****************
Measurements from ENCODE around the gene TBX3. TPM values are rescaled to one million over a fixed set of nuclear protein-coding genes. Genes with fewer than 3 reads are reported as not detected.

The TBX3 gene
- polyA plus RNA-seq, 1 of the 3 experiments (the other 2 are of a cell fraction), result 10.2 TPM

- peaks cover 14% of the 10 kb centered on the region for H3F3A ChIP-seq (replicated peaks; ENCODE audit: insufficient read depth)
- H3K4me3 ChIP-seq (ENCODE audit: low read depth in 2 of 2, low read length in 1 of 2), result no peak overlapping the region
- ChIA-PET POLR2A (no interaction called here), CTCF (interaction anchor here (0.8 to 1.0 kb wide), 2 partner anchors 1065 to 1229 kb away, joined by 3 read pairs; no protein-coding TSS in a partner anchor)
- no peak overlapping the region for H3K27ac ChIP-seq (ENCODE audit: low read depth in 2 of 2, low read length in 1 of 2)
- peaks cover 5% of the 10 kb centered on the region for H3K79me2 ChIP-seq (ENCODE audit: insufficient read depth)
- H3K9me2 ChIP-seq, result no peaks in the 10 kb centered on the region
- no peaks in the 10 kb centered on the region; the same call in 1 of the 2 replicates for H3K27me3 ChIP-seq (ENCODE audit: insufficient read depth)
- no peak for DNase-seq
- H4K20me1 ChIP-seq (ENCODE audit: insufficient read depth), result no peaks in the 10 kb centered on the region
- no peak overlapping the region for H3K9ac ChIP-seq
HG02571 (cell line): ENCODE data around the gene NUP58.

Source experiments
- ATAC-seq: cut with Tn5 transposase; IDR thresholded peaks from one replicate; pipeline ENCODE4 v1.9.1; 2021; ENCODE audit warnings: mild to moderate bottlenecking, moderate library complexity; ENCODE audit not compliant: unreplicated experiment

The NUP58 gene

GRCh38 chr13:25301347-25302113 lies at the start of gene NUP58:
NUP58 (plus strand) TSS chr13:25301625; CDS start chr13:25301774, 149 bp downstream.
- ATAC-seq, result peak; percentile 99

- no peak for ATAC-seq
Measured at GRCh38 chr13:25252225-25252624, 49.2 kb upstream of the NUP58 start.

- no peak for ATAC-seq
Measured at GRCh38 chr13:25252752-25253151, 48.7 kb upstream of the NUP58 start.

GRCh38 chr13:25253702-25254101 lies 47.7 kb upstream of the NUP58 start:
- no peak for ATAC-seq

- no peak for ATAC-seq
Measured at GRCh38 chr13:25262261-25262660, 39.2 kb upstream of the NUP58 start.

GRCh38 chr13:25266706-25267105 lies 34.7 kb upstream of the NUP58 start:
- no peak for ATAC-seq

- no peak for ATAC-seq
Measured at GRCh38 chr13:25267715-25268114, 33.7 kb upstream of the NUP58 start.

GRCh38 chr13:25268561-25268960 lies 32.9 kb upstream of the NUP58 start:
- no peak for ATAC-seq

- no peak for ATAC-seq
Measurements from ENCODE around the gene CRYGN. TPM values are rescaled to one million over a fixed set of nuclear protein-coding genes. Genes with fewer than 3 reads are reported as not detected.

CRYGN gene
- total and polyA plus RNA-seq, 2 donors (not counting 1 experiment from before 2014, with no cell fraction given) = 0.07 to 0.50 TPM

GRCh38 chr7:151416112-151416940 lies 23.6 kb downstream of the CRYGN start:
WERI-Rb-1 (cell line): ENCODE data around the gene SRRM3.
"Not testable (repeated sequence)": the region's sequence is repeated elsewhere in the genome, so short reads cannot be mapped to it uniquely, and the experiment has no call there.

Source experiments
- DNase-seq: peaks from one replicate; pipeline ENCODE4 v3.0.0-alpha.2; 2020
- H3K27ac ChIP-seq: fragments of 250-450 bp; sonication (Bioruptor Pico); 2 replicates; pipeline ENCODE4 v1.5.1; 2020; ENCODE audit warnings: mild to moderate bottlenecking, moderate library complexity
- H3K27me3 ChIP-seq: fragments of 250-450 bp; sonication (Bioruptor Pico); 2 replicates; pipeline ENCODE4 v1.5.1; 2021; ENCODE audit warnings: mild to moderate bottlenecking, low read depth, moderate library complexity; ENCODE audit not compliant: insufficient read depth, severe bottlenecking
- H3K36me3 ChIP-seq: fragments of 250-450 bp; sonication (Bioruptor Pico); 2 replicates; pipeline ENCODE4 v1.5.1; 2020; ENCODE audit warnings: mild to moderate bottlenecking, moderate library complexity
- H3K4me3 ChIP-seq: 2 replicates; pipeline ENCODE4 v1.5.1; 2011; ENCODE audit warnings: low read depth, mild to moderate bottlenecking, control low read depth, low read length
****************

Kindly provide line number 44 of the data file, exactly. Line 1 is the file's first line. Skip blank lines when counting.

- H3K27ac ChIP-seq: fragments of 250-450 bp; sonication (Bioruptor Pico); 2 replicates; pipeline ENCODE4 v1.5.1; 2020; ENCODE audit warnings: mild to moderate bottlenecking, moderate library complexity